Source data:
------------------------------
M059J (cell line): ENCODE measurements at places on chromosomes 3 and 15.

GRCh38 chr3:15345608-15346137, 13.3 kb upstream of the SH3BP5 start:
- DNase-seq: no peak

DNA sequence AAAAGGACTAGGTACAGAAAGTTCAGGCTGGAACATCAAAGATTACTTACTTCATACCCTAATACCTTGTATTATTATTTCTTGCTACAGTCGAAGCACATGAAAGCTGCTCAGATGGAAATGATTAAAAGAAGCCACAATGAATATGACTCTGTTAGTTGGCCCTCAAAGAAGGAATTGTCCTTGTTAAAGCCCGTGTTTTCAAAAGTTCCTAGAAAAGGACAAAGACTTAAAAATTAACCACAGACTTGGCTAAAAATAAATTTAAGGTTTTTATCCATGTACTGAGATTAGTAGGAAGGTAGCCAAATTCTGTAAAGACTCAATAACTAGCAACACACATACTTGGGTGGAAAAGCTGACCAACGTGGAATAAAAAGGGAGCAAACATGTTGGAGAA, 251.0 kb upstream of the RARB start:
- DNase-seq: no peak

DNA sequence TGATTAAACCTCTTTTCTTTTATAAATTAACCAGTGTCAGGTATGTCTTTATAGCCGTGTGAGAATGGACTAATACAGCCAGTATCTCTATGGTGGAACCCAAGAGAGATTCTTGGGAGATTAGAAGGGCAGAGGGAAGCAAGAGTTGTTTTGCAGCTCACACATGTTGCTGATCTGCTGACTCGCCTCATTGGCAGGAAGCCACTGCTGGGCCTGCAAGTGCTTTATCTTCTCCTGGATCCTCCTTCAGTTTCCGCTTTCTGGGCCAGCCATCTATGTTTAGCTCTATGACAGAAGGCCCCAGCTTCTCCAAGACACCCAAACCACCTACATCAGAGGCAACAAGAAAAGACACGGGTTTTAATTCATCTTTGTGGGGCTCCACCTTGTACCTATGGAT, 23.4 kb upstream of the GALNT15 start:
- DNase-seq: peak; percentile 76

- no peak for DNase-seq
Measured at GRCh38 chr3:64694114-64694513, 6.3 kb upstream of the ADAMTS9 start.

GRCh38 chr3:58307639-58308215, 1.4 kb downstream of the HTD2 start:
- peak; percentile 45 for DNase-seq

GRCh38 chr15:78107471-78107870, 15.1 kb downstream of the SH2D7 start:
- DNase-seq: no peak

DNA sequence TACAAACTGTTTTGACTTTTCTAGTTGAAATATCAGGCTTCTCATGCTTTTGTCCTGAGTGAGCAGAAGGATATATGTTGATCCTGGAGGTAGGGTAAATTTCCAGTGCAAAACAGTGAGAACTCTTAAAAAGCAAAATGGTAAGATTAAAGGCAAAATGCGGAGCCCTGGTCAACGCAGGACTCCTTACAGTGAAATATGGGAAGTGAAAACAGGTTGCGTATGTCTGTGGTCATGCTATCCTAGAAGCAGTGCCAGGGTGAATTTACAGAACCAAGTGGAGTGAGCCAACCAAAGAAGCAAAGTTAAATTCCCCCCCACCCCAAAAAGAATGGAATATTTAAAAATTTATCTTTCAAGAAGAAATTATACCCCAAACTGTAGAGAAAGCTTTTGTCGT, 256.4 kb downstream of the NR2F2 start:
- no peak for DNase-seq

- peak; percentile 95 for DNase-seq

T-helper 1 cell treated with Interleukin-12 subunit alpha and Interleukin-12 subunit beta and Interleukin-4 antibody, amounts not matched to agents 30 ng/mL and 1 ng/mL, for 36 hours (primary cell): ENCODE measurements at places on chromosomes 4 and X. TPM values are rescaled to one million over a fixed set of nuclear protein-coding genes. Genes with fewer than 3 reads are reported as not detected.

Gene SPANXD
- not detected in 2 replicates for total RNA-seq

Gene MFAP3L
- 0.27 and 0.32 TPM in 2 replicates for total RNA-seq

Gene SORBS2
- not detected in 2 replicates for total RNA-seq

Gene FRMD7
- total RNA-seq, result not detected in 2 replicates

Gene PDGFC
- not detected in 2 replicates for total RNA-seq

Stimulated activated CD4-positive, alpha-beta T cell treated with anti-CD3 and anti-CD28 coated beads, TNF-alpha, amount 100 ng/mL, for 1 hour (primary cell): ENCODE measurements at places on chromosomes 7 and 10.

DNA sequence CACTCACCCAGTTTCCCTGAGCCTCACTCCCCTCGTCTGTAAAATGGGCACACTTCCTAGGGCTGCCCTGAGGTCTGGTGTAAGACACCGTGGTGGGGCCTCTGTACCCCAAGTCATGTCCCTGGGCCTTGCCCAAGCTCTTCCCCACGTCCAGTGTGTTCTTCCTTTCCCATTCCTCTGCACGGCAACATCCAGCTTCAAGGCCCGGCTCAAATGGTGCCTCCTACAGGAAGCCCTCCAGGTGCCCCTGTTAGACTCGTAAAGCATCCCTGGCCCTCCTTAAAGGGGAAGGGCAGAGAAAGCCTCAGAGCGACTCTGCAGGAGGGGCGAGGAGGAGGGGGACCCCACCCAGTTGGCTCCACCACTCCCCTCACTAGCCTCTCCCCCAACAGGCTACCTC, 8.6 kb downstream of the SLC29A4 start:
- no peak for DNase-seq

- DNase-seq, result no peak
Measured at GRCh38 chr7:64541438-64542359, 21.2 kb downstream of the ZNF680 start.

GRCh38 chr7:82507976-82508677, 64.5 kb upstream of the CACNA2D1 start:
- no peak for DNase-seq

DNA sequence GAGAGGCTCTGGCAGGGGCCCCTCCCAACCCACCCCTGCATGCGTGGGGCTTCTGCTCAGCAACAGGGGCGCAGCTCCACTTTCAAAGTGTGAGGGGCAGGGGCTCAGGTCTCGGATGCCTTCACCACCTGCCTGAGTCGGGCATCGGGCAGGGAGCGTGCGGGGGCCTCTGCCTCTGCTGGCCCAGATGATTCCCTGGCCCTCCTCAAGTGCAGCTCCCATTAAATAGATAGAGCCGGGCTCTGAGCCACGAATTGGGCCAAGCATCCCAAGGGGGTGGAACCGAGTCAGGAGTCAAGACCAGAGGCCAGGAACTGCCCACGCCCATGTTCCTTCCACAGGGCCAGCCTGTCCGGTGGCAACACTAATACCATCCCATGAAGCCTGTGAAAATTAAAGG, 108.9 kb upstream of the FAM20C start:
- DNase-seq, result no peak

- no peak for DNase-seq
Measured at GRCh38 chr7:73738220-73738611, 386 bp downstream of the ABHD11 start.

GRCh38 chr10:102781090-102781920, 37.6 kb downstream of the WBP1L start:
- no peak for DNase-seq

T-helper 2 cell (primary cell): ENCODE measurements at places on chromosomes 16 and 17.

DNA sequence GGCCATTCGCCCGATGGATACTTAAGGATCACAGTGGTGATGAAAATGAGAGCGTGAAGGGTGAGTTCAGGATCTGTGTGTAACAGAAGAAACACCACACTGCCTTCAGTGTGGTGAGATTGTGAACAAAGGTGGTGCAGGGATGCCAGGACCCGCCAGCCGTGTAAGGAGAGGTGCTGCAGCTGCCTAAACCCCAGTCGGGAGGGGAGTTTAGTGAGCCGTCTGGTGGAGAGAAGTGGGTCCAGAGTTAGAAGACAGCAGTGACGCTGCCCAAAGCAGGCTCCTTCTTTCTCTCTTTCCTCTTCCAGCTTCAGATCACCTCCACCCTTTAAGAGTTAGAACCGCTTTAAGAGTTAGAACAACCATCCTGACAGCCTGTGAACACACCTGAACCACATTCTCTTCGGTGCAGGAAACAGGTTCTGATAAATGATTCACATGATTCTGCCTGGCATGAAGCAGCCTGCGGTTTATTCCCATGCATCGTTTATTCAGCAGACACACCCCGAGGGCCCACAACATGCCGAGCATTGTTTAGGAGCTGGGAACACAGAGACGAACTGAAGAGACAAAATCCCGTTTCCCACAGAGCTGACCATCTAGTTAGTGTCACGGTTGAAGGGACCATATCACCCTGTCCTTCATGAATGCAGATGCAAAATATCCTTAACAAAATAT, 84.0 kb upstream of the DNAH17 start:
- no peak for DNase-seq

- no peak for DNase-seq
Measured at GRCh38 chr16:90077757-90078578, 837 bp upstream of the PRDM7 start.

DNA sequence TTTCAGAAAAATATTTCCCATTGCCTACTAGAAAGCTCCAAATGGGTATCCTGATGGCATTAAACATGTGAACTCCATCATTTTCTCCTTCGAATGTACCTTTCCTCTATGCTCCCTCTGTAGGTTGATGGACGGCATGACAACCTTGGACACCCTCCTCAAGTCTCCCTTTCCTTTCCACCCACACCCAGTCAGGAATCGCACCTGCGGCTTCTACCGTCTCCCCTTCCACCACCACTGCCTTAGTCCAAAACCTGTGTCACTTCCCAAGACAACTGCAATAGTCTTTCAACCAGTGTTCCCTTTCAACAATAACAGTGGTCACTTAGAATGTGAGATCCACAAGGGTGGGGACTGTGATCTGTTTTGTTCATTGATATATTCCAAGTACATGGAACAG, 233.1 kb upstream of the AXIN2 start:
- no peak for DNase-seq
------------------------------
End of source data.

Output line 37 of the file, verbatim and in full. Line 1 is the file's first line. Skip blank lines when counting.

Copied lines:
- no peak for DNase-seq